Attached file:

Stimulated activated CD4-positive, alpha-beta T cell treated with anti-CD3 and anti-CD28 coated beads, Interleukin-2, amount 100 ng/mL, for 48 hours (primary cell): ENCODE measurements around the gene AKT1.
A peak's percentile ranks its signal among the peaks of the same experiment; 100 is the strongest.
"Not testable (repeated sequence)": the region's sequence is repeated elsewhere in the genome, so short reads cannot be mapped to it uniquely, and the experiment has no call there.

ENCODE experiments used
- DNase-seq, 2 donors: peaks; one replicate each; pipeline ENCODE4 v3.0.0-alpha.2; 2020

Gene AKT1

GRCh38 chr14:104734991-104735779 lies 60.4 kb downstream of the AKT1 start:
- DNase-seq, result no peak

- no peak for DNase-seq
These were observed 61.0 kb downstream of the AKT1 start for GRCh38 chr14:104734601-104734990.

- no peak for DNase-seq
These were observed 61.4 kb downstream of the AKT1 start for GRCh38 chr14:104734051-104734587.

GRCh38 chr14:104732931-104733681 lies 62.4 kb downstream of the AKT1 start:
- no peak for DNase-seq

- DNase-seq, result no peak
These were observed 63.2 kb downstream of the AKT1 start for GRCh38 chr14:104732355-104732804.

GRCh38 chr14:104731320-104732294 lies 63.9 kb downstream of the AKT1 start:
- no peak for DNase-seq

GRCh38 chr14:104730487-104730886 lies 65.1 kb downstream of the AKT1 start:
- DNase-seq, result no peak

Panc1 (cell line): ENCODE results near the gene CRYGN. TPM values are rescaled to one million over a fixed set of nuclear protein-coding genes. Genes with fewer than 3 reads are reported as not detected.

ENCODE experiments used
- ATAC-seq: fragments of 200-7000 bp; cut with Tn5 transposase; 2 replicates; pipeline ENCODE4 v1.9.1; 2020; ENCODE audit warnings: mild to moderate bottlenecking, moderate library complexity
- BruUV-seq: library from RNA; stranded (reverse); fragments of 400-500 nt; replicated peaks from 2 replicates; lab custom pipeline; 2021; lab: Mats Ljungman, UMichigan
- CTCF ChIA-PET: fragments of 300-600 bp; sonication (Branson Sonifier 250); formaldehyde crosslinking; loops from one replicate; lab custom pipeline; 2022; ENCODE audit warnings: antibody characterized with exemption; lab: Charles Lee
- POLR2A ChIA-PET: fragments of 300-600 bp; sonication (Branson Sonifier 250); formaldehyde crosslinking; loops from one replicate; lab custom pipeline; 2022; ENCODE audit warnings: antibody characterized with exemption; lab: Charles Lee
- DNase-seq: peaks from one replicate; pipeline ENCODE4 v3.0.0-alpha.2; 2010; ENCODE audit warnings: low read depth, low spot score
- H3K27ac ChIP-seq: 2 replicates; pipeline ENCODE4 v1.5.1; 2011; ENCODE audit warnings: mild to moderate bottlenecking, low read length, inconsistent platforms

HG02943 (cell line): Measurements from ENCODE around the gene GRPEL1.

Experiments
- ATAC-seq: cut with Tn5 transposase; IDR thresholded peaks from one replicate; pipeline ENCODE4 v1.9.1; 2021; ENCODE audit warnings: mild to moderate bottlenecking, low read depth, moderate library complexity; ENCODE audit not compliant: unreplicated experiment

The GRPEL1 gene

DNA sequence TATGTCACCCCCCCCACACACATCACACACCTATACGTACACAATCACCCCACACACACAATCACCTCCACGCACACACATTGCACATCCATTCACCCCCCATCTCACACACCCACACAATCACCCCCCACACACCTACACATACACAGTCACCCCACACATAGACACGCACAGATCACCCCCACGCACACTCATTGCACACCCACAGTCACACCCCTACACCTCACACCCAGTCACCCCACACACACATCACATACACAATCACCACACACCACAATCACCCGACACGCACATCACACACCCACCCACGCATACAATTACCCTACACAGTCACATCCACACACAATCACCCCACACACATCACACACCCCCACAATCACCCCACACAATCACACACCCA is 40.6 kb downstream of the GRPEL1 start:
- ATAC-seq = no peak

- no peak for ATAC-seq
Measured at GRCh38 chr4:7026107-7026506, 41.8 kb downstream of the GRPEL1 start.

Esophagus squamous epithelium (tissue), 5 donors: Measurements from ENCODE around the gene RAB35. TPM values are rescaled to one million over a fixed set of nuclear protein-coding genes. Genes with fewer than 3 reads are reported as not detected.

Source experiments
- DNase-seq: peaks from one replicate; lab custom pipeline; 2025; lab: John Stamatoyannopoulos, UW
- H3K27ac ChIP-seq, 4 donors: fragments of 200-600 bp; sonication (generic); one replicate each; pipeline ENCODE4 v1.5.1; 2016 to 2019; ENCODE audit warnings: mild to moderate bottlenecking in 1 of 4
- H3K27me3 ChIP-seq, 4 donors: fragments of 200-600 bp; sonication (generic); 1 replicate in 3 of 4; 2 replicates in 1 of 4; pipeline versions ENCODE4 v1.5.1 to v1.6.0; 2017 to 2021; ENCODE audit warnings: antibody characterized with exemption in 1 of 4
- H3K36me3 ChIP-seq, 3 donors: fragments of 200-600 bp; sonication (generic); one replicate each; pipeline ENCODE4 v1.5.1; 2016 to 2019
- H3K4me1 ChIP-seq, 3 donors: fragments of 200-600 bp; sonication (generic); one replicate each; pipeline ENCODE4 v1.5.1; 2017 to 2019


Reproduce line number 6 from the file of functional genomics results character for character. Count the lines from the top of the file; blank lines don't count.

Gene AKT1